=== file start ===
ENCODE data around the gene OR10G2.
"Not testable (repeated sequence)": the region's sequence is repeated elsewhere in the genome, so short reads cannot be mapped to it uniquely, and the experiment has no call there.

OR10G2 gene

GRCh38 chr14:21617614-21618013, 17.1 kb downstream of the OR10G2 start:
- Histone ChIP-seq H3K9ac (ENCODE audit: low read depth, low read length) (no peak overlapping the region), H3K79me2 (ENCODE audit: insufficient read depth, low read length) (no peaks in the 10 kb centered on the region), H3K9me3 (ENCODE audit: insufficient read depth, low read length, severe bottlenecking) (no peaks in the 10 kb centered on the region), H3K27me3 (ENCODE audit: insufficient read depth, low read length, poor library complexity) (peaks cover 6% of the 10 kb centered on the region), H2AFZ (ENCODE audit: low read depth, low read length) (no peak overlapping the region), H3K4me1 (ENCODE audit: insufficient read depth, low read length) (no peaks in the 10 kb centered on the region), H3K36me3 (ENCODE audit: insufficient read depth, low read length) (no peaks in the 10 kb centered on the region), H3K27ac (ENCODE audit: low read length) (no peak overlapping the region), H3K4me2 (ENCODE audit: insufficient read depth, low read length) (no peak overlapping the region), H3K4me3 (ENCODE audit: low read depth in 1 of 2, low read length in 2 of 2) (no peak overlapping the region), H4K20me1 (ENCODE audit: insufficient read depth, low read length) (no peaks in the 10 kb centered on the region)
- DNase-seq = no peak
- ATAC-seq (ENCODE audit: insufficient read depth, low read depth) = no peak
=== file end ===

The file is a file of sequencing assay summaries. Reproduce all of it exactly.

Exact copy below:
ENCODE data around the gene OR10G2.
"Not testable (repeated sequence)": the region's sequence is repeated elsewhere in the genome, so short reads cannot be mapped to it uniquely, and the experiment has no call there.

OR10G2 gene

GRCh38 chr14:21617614-21618013, 17.1 kb downstream of the OR10G2 start:
- Histone ChIP-seq H3K9ac (ENCODE audit: low read depth, low read length) (no peak overlapping the region), H3K79me2 (ENCODE audit: insufficient read depth, low read length) (no peaks in the 10 kb centered on the region), H3K9me3 (ENCODE audit: insufficient read depth, low read length, severe bottlenecking) (no peaks in the 10 kb centered on the region), H3K27me3 (ENCODE audit: insufficient read depth, low read length, poor library complexity) (peaks cover 6% of the 10 kb centered on the region), H2AFZ (ENCODE audit: low read depth, low read length) (no peak overlapping the region), H3K4me1 (ENCODE audit: insufficient read depth, low read length) (no peaks in the 10 kb centered on the region), H3K36me3 (ENCODE audit: insufficient read depth, low read length) (no peaks in the 10 kb centered on the region), H3K27ac (ENCODE audit: low read length) (no peak overlapping the region), H3K4me2 (ENCODE audit: insufficient read depth, low read length) (no peak overlapping the region), H3K4me3 (ENCODE audit: low read depth in 1 of 2, low read length in 2 of 2) (no peak overlapping the region), H4K20me1 (ENCODE audit: insufficient read depth, low read length) (no peaks in the 10 kb centered on the region)
- DNase-seq = no peak
- ATAC-seq (ENCODE audit: insufficient read depth, low read depth) = no peak